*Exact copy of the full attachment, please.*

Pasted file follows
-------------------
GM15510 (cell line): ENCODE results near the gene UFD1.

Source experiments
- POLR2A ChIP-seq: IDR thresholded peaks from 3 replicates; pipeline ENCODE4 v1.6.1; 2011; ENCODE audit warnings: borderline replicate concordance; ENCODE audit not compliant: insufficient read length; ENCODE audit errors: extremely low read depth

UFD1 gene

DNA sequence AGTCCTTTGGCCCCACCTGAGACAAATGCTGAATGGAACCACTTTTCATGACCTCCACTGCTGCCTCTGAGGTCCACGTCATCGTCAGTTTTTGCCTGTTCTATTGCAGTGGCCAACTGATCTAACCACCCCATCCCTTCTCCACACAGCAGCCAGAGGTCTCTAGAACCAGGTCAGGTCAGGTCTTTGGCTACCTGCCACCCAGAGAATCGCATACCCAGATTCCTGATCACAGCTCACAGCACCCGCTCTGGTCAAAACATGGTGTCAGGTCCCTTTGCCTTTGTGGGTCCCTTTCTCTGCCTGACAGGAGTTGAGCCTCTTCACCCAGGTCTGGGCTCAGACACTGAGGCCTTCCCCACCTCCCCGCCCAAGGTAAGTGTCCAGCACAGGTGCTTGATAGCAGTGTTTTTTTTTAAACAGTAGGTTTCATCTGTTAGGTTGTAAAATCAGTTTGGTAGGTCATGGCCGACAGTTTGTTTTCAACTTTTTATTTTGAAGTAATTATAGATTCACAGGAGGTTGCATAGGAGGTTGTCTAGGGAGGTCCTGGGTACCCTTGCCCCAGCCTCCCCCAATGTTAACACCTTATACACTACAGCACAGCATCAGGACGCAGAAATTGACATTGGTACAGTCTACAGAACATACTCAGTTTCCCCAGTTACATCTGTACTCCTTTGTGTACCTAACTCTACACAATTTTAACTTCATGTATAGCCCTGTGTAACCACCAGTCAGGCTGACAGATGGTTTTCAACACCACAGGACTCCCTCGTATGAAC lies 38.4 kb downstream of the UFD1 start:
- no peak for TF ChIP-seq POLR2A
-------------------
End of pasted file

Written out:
GM15510 (cell line): ENCODE results near the gene UFD1.

Source experiments
- POLR2A ChIP-seq: IDR thresholded peaks from 3 replicates; pipeline ENCODE4 v1.6.1; 2011; ENCODE audit warnings: borderline replicate concordance; ENCODE audit not compliant: insufficient read length; ENCODE audit errors: extremely low read depth

UFD1 gene

DNA sequence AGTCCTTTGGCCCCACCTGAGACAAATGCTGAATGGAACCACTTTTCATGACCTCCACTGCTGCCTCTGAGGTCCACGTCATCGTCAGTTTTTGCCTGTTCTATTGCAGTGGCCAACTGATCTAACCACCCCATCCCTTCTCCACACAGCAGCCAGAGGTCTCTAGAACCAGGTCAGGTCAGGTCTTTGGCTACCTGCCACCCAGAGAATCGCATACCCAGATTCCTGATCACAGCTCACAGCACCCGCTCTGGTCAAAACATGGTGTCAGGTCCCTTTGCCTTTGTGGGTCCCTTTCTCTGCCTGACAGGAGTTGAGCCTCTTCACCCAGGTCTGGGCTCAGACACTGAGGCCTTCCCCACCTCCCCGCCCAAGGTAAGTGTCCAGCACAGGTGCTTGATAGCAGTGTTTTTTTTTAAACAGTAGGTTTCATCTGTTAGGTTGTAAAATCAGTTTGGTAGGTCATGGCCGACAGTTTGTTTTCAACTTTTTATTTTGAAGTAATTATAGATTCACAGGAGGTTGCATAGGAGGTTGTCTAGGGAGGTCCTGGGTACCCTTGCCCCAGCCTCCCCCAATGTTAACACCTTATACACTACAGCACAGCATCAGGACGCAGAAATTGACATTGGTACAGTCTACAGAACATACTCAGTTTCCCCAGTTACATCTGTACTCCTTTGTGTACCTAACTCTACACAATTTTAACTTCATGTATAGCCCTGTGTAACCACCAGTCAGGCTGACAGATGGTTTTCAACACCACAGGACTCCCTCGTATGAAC lies 38.4 kb downstream of the UFD1 start:
- no peak for TF ChIP-seq POLR2A